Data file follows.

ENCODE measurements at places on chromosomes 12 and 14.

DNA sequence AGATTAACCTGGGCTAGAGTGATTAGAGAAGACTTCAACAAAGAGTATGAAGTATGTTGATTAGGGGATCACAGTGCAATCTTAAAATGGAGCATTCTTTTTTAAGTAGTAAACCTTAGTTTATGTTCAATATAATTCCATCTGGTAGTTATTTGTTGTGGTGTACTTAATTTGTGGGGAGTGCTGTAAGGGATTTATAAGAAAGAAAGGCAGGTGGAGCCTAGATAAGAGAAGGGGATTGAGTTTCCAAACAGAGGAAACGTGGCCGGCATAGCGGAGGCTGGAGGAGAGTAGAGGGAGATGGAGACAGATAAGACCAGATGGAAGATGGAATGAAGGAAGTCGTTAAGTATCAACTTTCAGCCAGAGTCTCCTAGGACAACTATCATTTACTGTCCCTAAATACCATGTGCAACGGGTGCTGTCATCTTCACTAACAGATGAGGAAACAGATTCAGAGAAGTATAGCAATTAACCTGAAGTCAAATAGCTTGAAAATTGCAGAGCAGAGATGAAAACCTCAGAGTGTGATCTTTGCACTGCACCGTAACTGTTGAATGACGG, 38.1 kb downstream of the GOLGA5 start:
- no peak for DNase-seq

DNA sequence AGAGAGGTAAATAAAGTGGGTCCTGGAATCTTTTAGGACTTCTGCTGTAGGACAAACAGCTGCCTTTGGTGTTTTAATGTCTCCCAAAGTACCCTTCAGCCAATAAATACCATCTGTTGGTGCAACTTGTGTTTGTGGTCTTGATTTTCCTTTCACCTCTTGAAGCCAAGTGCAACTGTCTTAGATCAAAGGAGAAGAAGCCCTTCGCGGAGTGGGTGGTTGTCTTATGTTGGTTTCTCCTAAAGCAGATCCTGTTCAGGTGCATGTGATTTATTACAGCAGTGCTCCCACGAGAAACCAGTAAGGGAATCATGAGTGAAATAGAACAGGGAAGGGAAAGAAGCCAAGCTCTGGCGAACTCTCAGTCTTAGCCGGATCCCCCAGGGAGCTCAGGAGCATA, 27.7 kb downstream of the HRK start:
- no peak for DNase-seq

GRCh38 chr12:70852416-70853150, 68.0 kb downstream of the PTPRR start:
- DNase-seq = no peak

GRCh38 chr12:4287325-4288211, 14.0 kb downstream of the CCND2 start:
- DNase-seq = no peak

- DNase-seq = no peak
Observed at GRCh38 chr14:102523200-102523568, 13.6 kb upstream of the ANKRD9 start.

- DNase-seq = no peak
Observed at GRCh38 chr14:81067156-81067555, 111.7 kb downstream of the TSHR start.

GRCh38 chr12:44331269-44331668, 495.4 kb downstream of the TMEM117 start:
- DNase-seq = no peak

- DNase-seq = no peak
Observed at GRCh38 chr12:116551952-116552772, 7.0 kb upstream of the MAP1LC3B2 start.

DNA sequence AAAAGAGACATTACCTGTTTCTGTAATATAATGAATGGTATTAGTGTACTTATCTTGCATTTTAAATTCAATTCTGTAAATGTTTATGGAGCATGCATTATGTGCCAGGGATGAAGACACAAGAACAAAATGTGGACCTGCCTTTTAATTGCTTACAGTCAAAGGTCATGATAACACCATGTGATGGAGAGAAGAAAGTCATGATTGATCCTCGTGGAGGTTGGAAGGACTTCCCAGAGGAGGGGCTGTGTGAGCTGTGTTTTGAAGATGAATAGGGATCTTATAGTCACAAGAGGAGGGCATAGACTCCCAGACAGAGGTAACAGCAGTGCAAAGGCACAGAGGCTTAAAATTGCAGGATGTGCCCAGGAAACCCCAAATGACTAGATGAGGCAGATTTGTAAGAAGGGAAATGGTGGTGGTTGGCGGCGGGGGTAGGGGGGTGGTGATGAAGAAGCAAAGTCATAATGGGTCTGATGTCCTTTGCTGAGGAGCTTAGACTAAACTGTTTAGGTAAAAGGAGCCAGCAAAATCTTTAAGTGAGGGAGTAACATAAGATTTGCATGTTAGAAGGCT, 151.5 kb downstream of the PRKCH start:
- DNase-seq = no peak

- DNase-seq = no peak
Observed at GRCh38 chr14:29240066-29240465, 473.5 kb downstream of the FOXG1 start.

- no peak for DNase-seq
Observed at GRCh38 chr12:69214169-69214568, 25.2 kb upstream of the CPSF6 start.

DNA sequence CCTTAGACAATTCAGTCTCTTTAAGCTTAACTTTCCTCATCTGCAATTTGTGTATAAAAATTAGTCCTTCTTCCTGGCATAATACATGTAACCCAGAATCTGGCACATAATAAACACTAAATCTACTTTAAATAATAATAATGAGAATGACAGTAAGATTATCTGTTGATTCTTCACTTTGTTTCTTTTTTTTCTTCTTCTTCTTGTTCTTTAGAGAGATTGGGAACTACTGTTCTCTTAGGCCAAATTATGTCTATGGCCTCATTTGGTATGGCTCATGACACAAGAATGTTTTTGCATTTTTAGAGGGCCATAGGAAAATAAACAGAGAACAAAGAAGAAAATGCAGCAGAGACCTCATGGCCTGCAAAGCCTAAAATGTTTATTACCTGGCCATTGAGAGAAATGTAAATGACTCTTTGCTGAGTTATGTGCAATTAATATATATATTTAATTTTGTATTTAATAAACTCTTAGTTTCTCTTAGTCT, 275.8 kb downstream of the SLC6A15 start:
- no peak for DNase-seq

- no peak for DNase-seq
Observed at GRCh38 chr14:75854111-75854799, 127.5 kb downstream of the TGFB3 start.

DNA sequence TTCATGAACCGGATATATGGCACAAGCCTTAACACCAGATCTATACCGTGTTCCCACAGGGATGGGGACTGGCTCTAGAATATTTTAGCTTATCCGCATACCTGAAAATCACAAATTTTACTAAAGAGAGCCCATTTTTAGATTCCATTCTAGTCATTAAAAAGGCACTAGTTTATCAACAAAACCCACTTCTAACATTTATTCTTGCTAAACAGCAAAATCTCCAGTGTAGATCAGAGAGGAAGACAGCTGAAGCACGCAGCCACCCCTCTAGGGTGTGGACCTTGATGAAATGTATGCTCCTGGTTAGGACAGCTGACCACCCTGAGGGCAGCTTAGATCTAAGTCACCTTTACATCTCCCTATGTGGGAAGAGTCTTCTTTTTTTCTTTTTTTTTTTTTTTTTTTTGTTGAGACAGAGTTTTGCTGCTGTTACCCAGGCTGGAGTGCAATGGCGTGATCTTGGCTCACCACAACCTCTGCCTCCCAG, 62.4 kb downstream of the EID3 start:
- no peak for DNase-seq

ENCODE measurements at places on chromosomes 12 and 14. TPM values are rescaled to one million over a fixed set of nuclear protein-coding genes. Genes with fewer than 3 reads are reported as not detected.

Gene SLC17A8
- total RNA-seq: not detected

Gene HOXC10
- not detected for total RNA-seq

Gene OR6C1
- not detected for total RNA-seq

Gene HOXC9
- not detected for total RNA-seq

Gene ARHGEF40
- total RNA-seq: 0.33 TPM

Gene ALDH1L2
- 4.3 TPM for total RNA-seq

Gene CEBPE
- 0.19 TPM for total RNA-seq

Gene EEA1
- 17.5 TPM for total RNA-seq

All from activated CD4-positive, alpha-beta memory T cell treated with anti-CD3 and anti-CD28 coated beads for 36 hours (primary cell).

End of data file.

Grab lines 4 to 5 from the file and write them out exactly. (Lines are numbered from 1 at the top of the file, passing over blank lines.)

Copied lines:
DNA sequence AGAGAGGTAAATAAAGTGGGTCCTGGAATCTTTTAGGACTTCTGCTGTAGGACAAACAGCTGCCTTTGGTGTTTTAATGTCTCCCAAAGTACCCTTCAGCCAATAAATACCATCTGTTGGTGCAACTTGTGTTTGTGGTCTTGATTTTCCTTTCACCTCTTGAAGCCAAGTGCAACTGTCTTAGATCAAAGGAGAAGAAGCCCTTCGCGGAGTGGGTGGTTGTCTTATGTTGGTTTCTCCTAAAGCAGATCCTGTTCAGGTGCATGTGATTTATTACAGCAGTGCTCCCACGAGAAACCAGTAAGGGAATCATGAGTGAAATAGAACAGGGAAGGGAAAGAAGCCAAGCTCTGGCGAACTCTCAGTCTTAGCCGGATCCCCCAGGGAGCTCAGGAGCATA, 27.7 kb downstream of the HRK start:
- no peak for DNase-seq